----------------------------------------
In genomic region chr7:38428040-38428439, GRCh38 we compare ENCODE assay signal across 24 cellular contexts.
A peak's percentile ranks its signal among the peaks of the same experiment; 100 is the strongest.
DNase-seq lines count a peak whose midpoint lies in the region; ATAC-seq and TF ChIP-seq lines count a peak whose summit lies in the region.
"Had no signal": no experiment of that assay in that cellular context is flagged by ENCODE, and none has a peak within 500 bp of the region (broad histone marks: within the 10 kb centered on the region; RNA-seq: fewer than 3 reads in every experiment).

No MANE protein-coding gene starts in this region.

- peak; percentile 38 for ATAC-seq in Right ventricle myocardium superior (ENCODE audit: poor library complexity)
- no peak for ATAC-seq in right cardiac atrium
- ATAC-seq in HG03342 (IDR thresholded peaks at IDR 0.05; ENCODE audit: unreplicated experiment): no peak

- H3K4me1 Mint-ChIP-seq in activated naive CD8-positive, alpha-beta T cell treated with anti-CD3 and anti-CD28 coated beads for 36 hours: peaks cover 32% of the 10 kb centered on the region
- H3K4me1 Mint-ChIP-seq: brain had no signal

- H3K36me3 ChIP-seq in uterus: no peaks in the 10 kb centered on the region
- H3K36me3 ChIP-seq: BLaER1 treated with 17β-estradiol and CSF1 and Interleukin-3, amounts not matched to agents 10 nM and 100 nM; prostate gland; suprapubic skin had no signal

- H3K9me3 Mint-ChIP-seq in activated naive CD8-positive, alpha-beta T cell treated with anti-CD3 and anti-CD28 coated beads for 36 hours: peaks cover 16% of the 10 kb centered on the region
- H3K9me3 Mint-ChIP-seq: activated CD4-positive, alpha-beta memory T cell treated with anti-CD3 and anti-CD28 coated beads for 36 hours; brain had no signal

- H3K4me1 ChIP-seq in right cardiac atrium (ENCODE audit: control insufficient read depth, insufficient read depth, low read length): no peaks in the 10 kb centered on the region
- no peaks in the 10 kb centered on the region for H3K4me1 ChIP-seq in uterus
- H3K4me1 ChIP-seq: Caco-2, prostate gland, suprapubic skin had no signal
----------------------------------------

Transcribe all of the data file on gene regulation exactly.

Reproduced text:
In genomic region chr7:38428040-38428439, GRCh38 we compare ENCODE assay signal across 24 cellular contexts.
A peak's percentile ranks its signal among the peaks of the same experiment; 100 is the strongest.
DNase-seq lines count a peak whose midpoint lies in the region; ATAC-seq and TF ChIP-seq lines count a peak whose summit lies in the region.
"Had no signal": no experiment of that assay in that cellular context is flagged by ENCODE, and none has a peak within 500 bp of the region (broad histone marks: within the 10 kb centered on the region; RNA-seq: fewer than 3 reads in every experiment).

No MANE protein-coding gene starts in this region.

- peak; percentile 38 for ATAC-seq in Right ventricle myocardium superior (ENCODE audit: poor library complexity)
- no peak for ATAC-seq in right cardiac atrium
- ATAC-seq in HG03342 (IDR thresholded peaks at IDR 0.05; ENCODE audit: unreplicated experiment): no peak

- H3K4me1 Mint-ChIP-seq in activated naive CD8-positive, alpha-beta T cell treated with anti-CD3 and anti-CD28 coated beads for 36 hours: peaks cover 32% of the 10 kb centered on the region
- H3K4me1 Mint-ChIP-seq: brain had no signal

- H3K36me3 ChIP-seq in uterus: no peaks in the 10 kb centered on the region
- H3K36me3 ChIP-seq: BLaER1 treated with 17β-estradiol and CSF1 and Interleukin-3, amounts not matched to agents 10 nM and 100 nM; prostate gland; suprapubic skin had no signal

- H3K9me3 Mint-ChIP-seq in activated naive CD8-positive, alpha-beta T cell treated with anti-CD3 and anti-CD28 coated beads for 36 hours: peaks cover 16% of the 10 kb centered on the region
- H3K9me3 Mint-ChIP-seq: activated CD4-positive, alpha-beta memory T cell treated with anti-CD3 and anti-CD28 coated beads for 36 hours; brain had no signal

- H3K4me1 ChIP-seq in right cardiac atrium (ENCODE audit: control insufficient read depth, insufficient read depth, low read length): no peaks in the 10 kb centered on the region
- no peaks in the 10 kb centered on the region for H3K4me1 ChIP-seq in uterus
- H3K4me1 ChIP-seq: Caco-2, prostate gland, suprapubic skin had no signal